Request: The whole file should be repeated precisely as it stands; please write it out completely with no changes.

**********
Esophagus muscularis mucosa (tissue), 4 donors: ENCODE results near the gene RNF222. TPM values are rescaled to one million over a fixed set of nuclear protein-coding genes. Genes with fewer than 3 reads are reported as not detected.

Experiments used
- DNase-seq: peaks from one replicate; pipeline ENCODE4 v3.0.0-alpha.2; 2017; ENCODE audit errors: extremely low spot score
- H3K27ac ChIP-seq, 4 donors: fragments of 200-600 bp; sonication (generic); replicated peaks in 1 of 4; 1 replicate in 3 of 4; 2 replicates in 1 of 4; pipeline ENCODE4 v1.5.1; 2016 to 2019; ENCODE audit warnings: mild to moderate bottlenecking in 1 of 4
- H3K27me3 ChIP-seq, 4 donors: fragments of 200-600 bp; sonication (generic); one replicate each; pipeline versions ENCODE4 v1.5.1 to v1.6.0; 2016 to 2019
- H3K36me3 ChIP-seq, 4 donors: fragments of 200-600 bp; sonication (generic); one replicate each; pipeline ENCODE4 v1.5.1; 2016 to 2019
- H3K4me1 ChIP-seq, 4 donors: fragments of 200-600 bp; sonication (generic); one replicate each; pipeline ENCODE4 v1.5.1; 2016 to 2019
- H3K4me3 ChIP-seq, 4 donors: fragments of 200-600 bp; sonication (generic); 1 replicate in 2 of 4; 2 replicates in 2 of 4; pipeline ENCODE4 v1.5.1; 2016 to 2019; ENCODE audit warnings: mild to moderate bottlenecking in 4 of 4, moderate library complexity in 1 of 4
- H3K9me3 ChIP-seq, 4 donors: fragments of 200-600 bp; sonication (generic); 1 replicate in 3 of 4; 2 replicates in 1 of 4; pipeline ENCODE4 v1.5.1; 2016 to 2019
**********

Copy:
Esophagus muscularis mucosa (tissue), 4 donors: ENCODE results near the gene RNF222. TPM values are rescaled to one million over a fixed set of nuclear protein-coding genes. Genes with fewer than 3 reads are reported as not detected.

Experiments used
- DNase-seq: peaks from one replicate; pipeline ENCODE4 v3.0.0-alpha.2; 2017; ENCODE audit errors: extremely low spot score
- H3K27ac ChIP-seq, 4 donors: fragments of 200-600 bp; sonication (generic); replicated peaks in 1 of 4; 1 replicate in 3 of 4; 2 replicates in 1 of 4; pipeline ENCODE4 v1.5.1; 2016 to 2019; ENCODE audit warnings: mild to moderate bottlenecking in 1 of 4
- H3K27me3 ChIP-seq, 4 donors: fragments of 200-600 bp; sonication (generic); one replicate each; pipeline versions ENCODE4 v1.5.1 to v1.6.0; 2016 to 2019
- H3K36me3 ChIP-seq, 4 donors: fragments of 200-600 bp; sonication (generic); one replicate each; pipeline ENCODE4 v1.5.1; 2016 to 2019
- H3K4me1 ChIP-seq, 4 donors: fragments of 200-600 bp; sonication (generic); one replicate each; pipeline ENCODE4 v1.5.1; 2016 to 2019
- H3K4me3 ChIP-seq, 4 donors: fragments of 200-600 bp; sonication (generic); 1 replicate in 2 of 4; 2 replicates in 2 of 4; pipeline ENCODE4 v1.5.1; 2016 to 2019; ENCODE audit warnings: mild to moderate bottlenecking in 4 of 4, moderate library complexity in 1 of 4
- H3K9me3 ChIP-seq, 4 donors: fragments of 200-600 bp; sonication (generic); 1 replicate in 3 of 4; 2 replicates in 1 of 4; pipeline ENCODE4 v1.5.1; 2016 to 2019